Results of the study:
From the study, it was found that
- The average number of home BP measurements per subject during the 5-day period was 29.8±0.7 at baseline, 29.6±1.4 at 1 month, 29.5±1.4 at 2 months, 29.3±1.7 at 3 months, 29.4±1.5 at 4 months, 29.4±1.5 at 5 months, and 29.2±1.8 at 6 months.
- Baseline characters were similar between the groups.
- Percentage of subjects with white coat hypertension was 25% in the HCTZ group and 23% in the azelnidipine group.
- BPs were similar between the groups, except for office diastolic BP
- Home Heart rates (HRs) decreased significantly from baseline only in the azelnidipine group, and the follow-up means of home HRs were significantly smaller in the azelnidipine group than in the HCTZ group.
- The Standard deviation (SD) of home SBPs/diastolic BPs were significantly smaller in the azelnidipine group than in the HCTZ group. the follow-up means of the SD of home HRs were similar between the groups.
- After 6 months of treatment, the reductions in the SD of home BP and the SD of home HR were greater in the azelnidipine group than in the HCTZ group.
- The change in aPWV was significantly correlated with the change in the SD of home SBP in the azelnidipine group, whereas this significant correlation was not observed in the HCTZ group
From the trial, the authors concluded that the addition of CCB to ARB decreased the day-by-day home BPV more effectively than the addition of a diuretic to ARB, while the reductions in home BP level were similar in both regimens. The researchers noted that in the CCB group the arterial stiffness reduction was independently associated with the reduction in home BPV
The authors noted that the greater reduction in BPV among subjects treated with CCB was probably because of the profound effects on the relaxation of peripheral muscular arteries. As BPV is controlled by baroreflex sensitivity (BRS), it was speculated that the effect of CCB on BPV was by improving BRS.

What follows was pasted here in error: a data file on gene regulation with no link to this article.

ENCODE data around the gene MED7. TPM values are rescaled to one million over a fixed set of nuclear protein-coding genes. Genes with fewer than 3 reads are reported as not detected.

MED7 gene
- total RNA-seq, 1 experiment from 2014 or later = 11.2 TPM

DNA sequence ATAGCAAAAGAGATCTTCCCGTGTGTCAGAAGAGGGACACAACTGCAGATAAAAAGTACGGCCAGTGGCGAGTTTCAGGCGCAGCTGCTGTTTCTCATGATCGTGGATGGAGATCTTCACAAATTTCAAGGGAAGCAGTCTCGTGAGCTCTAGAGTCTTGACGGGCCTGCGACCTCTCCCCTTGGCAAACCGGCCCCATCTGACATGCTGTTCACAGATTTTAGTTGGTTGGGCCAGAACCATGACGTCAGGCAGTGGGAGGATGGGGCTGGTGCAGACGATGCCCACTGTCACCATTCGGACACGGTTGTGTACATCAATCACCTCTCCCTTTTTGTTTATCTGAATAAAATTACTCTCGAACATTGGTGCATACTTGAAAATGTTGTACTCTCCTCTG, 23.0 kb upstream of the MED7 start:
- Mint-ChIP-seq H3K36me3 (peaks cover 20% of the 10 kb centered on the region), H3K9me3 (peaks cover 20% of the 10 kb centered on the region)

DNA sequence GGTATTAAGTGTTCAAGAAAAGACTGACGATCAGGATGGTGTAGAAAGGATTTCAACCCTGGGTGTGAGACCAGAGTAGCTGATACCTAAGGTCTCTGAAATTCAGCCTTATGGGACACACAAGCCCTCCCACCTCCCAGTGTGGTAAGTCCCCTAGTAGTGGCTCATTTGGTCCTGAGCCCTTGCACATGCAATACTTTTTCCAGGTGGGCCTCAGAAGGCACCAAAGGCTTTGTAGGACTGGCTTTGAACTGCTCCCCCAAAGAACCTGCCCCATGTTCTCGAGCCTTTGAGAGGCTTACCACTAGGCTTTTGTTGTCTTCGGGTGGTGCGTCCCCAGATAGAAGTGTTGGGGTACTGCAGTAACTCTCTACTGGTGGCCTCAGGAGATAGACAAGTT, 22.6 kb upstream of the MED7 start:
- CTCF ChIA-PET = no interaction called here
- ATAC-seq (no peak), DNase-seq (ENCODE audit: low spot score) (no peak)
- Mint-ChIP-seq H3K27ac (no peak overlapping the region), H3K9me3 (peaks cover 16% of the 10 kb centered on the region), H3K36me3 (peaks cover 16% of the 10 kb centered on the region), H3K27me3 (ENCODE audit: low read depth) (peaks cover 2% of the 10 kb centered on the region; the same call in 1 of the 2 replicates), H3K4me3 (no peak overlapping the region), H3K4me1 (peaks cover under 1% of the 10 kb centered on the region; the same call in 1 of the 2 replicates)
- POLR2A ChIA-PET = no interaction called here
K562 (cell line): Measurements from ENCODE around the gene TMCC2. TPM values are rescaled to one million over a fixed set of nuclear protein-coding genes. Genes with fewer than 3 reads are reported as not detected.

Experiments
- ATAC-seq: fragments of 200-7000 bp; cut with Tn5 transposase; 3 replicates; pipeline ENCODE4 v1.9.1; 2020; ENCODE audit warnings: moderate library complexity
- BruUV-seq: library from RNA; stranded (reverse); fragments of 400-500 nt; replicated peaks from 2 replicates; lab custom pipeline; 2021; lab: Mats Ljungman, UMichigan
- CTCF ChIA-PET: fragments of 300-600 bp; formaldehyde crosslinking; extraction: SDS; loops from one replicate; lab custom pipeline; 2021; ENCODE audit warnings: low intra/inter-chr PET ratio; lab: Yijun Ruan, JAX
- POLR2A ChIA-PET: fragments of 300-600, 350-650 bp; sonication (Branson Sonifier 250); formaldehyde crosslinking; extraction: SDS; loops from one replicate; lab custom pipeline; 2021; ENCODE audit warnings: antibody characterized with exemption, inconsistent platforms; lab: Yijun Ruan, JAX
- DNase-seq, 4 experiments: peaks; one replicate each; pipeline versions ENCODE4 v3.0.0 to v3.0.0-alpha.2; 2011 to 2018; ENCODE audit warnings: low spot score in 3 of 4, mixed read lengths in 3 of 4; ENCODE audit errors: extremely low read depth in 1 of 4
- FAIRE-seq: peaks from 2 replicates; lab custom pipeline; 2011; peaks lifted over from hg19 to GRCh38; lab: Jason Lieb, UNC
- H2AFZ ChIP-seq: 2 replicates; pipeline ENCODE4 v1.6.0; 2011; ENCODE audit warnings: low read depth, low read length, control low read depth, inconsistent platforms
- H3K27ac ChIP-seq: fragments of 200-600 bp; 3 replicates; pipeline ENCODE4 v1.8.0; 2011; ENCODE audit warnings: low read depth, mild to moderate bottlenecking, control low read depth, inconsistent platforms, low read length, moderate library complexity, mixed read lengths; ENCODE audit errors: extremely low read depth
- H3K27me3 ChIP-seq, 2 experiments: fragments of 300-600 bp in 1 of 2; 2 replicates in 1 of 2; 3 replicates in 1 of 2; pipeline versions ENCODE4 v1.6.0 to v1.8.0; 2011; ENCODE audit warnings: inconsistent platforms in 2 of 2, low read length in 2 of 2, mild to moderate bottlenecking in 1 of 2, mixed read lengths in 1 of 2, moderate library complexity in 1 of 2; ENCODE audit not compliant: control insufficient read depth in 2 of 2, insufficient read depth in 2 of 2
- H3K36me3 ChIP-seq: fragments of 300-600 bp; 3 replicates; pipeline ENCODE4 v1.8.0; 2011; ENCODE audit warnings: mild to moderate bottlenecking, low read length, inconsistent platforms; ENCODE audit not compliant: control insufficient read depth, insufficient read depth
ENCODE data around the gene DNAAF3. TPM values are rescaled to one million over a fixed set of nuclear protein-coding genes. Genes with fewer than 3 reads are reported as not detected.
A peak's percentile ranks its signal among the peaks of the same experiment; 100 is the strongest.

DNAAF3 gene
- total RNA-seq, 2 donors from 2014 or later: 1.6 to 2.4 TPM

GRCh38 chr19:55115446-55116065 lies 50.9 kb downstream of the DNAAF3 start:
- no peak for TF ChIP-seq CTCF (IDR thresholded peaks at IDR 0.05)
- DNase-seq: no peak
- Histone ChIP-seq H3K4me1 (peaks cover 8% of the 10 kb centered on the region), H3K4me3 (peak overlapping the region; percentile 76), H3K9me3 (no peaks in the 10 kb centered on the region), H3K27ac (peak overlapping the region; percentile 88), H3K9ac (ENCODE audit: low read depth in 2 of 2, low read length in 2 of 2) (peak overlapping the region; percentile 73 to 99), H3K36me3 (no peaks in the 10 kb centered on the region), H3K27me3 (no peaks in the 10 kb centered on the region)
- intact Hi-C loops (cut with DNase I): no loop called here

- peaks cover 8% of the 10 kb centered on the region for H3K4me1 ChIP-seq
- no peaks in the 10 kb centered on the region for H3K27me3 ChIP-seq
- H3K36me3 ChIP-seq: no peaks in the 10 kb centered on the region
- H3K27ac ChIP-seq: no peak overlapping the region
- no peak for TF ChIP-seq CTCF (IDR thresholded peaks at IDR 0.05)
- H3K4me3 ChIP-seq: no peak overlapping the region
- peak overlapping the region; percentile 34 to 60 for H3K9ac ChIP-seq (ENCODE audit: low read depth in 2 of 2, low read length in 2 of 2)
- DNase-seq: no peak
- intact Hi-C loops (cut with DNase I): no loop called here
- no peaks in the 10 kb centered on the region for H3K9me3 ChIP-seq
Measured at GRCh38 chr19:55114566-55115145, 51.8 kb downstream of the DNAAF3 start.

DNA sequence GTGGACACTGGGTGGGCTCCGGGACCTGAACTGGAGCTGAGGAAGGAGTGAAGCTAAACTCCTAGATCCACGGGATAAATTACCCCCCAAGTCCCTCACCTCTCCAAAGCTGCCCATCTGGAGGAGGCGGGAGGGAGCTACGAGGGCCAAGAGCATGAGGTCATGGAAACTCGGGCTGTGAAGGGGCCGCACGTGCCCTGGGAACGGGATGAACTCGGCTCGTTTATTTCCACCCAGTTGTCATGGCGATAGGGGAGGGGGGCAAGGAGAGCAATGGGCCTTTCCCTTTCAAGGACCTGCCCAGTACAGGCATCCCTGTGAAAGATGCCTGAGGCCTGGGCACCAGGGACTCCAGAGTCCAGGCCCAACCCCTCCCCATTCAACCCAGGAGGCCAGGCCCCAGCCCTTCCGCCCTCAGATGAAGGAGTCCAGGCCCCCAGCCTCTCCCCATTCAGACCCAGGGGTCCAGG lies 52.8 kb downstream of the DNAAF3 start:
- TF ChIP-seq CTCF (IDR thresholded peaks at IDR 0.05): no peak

Also, the study provided evidence that the aPWV reduction is an independent determinant of the reduction in home BPV in the ARB/CCB group. Thus, the authors noted that destiffening of the large arteries by ARB/ CCB treatment might be a common underlying mechanism of the significant reductions in central SBP and home BPV, each of which was reported to be an independent predictor of cardiovascular events.
The above article has been published by Medical Dialogues under the MD Brand Connect Initiative. For more details on Azelnidipine, click here
1. Chadachan VM, Ye MT, Tay JC, Subramaniam K, Setia S. Understanding short-term blood-pressure-variability phenotypes: from concept to clinical practice. Int J Gen Med. 2018;11:241-254. Published 2018 Jun 22. doi:10.2147/IJGM.S164903
2. Nardin C, Rattazzi M, Pauletto P. Blood Pressure Variability and Therapeutic Implications in Hypertension and Cardiovascular Diseases. High Blood Press Cardiovasc Prev. 2019;26(5):353-359.
3. Mehlum MH, Liestøl K, Kjeldsen SE, Julius S, Hua TA, Rothwell PM, et al. Blood pressure variability and risk of cardiovascular events and death in patients with hypertension and different baseline risks. Eur Heart J. 2018;39(C):2243–2251. doi: 10.1093/eurheartj/ehx760.
4. Zhou TL, Henry RMA, Stehouwer CDA, Van Sloten TT, Reesink KD, Kroon AA. Blood pressure variability, arterial stiffness, and arterial remodeling: the Maastricht Study. Hypertension. 2018;72:1002–1010. doi: 10.1161/HYPERTENSIONAHA.118.11325.
5. Kim J, Park S, Yan P, Jeffers BW. Effect of inter-individual blood pressure variability on the progression of atherosclerosis in carotid and coronary arteries: a post hoc analysis of the NORMALISE and PREVENT studies. Eur Heart J Cardiovasc Pharmacother. 2017;3:82–89
6. Mustafa EM, Strătoaie OI, Ușetescu ROM. Blood pressure variability and left ventricular mass in hypertensive patients. Curr Health Sci J. 2016;42(1):47–50
7. Wang X. Twenty-four-hour systolic blood pressure variability and renal function decline in elderly male hypertensive patients with well-controlled blood pressure. Clin Interv Aging. 2018;13:533–540. doi: 10.2147/CIA.S161752.
8. Filomena J, Riba-Llena I, Vinyoles E, Tovar JL, Mundet X, Castañé X, et al. Short-term blood pressure variability relates to the presence of subclinical brain small vessel disease in primary hypertension. Hypertension. 2015;66(3):634–640. doi: 10.1161/HYPERTENSIONAHA.115.05440
9. Palatini P. Risk of developing foot ulcers in diabetes. J Hypertens. 2018;36(11):2132–2134. doi: 10.1097/HJH.0000000000001815.
10. Guerrero-García C, Rubio-Guerra AF. Combination therapy in the treatment of hypertension. Drugs Context. 2018;7:212531. Published 2018 Jun 6. doi:10.7573/dic.212531